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Discuss how the novel Jane Eyre explores and criticises social hierarchy and gender relations in the Victorian Age.
However, the narrative is not representative of the protagonist's intellect at the given point. Rather, it is written in retrospect by Jane, who adds her own analytical comments in narrative interstices, often in justification of her past actions or in a sarcastic wording of popular opinion in those times. Walter Allen says," Charlotte Bronte is to be judged as romantic writers, whether poets or novelists, always must be, by the intensity with which she expresses her response to life and experience. Her response is total and uninhibited."Other critics have also often commented upon the fiercely emotional character of Jane, and the astonishing juxtaposition of such a person against completely unsavoury circumstances.
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The Loathly Lady as a representative of female sexuality and geo- and socio-politicaldivisions within medieval English society, with special reference to The Wife of Baths Tale by Geoffrey Chaucer.
In other tales the noble knight would simply have his way with a maid and go on with his quest, without any words wasted on the morality of the act.'Dames' and 'Ladies' however were a different class of women and knights were obliged to rescue them from distress, not take advantage of them. In the Wife's Tale, not only does Chaucer draw attention to the wrongness of the deed of raping, he also seats a court of women in judgment of the knight.
- Word count: 1820
The Revenger's Tragedy. In the extract, the key themes of lust, moral decay, misogyny and corruption are demonstrated and reinforced through the exchange between Vindice and Gratiana.
This hence, further reinforces the idea that general moral decay runs rampant in the court. Furthermore, Vindice acknowledges the fact that despite his disgust, it was not surprising that the court would be mired in corruption, this being seen in the line "Tis no shame to be bad, because 'tis common" (II.i.18). As such, the audience is all but well prepared for the utter depravity that would reveal as the story unfolds, and this serves as a basis for further development of the themes.
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One could argue that Elinor represents 'sense' whilst Marianne represents 'sensibility'. However, the sisters show how when 'sense' or 'sensibility' control the mind excessively, these personality traits can have a destructive effect on their romantic lives. The title of Austen's novel shows the need for a state of balance between 'sense' and 'sensibility'. This is similar to the 'inner life' and 'outer life' which are explored in E.M. Forster's Howards End, where Helen represents the emotionally driven 'inner life' and Henry Wilcox represents the 'outer life', a world ruled by 'telegrams and anger' (Forster 25).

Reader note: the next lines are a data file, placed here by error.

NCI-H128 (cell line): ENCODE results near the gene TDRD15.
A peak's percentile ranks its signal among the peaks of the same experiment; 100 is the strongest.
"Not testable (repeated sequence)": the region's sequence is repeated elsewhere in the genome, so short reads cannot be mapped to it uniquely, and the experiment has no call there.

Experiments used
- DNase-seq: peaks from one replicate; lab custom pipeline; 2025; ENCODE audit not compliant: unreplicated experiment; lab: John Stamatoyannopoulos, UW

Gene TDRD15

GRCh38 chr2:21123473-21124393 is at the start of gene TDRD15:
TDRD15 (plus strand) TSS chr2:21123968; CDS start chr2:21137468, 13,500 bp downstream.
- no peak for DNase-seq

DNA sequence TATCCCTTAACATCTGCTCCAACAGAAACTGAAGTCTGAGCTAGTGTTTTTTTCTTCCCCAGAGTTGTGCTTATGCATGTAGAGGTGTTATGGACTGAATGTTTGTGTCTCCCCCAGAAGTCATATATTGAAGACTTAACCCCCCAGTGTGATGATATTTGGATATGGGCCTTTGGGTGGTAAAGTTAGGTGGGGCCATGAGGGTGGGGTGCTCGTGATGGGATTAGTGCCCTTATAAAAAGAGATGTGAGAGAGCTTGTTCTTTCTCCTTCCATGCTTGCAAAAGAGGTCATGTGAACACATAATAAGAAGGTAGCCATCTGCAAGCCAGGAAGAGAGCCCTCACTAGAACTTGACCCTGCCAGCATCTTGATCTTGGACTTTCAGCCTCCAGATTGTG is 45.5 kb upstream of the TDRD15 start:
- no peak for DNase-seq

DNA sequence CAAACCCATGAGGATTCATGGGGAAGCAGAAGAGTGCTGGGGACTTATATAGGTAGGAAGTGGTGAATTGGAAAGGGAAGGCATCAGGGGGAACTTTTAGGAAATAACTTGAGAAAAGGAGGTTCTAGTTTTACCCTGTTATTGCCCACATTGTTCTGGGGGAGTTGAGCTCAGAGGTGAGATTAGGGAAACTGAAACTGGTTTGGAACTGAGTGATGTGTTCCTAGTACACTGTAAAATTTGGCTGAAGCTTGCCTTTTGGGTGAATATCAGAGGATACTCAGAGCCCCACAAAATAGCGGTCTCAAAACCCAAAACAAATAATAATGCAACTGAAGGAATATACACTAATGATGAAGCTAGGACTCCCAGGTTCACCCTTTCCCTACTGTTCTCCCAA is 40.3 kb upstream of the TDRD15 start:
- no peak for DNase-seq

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The Jekyll-Hyde dynamic in The Strange Case of Dr Jekyll and Mr Hyde may represent the dual desires of the human soul. Freud believed that the human mind is strongly influenced by thoughts and desires which we are not able to control and these impulses are often conveyed in our dreams. It is therefore possible to interpret the character of Hyde as Jekyll's subconscious desire to be freed from his society's restraints. This subconscious desire of Jekyll's is viewed by the characters around him as deviant and revolting.
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On the surface, class conflict and prejudice are the obvious themes of 'The Garden Party'. It is deemed perfectly natural that the haves and the have-nots coexist along side each other and lead parallel lives. Everyone knows their place in society and all interaction between the classes is governed by strict codes of behavior. Every now and we get an inkling of underlying tension, such as when Laura's mother remarks that she's 'terrified' of the cook5. However such frictions are quickly and deftly smoothed over.
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Why I Write is a short essay by George Orwell (1946) in which he details the different writing stages he went through since his childhood until he became an adult
In this piece, the Orwell supports " it is his job, to discipline his temperament and avoid getting stuck at some immature stage, but if he escapes from his early influences, he will have killed his impulse to write"2. What the author tries to explain on this statement is that writers must learn how to manage theirs feelings. Furthermore, the message of the latter evidence is that the control of an author�s own emotion is definitely necessary so as to write what they consider in a proper way.